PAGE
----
As I think this through, I suspect that my own connection to sound is a bias of my body, or perhaps even a bias of our technologies, as once we set music in motion, we can easily augment its effect by manipulating it so that it hits harder than the words and the stories on paper or the visuals and paintings on canvases. We have more control over how and where we interact with it.

The point, nonetheless, is that art in general does something that we typically and mistakenly credit science with: It lets us peer beyond appearances and see the truth of our existence. Science, contrary to popular belief, isn’t about truth; it’s about utility: about what works in this world, with a certain degree of confidence, where one thing is wrong and another one is right. It does, of course, capture some truth, but not all of it.

Good art, on the other hand, isn’t just merely creative. It, too, has a partial system of logic tied to it, where some degree of rightness and wrongness is distinguished. This logical edifice, however, is also peppered with contradictions, wholes, and boundlessness — things that balance the order of what we understand in fixed and concrete terms.

As someone who until a few years ago had an aversion to the word spiritual, I don’t feel qualified to claim alliance to a particular source of absolute truth, nor do I feel complete certainty about what it even is. But what I do know is that if art has any real purpose beyond its role as an outlet of expression and connection, it’s to mimic the dance of reality.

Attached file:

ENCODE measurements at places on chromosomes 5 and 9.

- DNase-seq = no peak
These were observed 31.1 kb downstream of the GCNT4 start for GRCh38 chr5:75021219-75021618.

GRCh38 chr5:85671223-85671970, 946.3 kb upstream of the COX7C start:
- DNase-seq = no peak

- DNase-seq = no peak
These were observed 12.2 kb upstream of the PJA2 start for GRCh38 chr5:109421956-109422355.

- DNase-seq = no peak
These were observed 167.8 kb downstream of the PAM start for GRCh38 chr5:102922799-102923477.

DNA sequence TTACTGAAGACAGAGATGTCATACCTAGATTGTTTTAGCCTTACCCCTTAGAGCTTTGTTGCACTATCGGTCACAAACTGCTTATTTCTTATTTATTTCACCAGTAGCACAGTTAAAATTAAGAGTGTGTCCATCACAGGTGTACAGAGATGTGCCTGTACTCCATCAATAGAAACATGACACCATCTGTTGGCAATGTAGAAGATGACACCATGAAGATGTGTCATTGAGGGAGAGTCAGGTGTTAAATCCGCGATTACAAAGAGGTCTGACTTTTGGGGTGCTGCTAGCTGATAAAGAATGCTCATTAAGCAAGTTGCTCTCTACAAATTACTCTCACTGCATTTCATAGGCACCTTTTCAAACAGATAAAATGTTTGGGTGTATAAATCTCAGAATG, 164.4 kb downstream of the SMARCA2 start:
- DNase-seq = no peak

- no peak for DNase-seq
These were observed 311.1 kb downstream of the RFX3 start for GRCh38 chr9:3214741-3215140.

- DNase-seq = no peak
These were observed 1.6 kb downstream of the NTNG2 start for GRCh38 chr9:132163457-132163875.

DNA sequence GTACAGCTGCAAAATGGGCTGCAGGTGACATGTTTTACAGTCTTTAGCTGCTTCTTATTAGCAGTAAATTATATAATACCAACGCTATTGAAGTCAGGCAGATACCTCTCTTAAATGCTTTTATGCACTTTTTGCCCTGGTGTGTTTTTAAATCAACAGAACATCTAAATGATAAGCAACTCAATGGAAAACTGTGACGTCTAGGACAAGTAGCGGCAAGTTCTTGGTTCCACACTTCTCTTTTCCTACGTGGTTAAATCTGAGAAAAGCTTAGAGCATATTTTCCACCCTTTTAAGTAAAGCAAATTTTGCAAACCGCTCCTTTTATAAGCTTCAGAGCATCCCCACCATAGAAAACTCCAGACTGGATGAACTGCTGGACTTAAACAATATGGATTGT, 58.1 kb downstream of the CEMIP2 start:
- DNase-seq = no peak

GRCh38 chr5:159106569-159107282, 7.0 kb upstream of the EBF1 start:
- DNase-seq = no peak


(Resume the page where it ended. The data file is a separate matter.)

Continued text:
The great books, albums, paintings, and other mediums of ingenuity condense the mystery of the universe into a form of vitality, one that not only shares a message but also moves you to really see the world.

In one way or another, we are all looking for a connection to something that transcends the impermanence of change. The only way there, however, is to latch on to the thing that best embodies change itself.

Thoreau on Nature as Prayer

By Maria Popova (brainpickings.org)


Walt Whitman saw trees — “so innocent and harmless, yet so savage” — as a wellspring of wisdom on being rather than seeming“When we have learned how to listen to trees,” Hermann Hesse exulted in his love letter to our arboreal companions“then the brevity and the quickness and the childlike hastiness of our thoughts achieve an incomparable joy.”

Two generations earlier, another poet laureate of nature and the human spirit made trees a centerpiece of his emotional universe. For Henry David Thoreau (July 12, 1817–May 6, 1862), there were creative and spiritual companions, sane-making and essential. His love of them comes alive in Thoreau and the Language of Trees (public library) — a selection of the great Transcendentalist poet and philosopher’s meditations on trees, drawn from his two-million-word journal by writer and photographer Richard Higgins, whose beautiful black-and-white photographs complement Thoreau’s arboreal writings.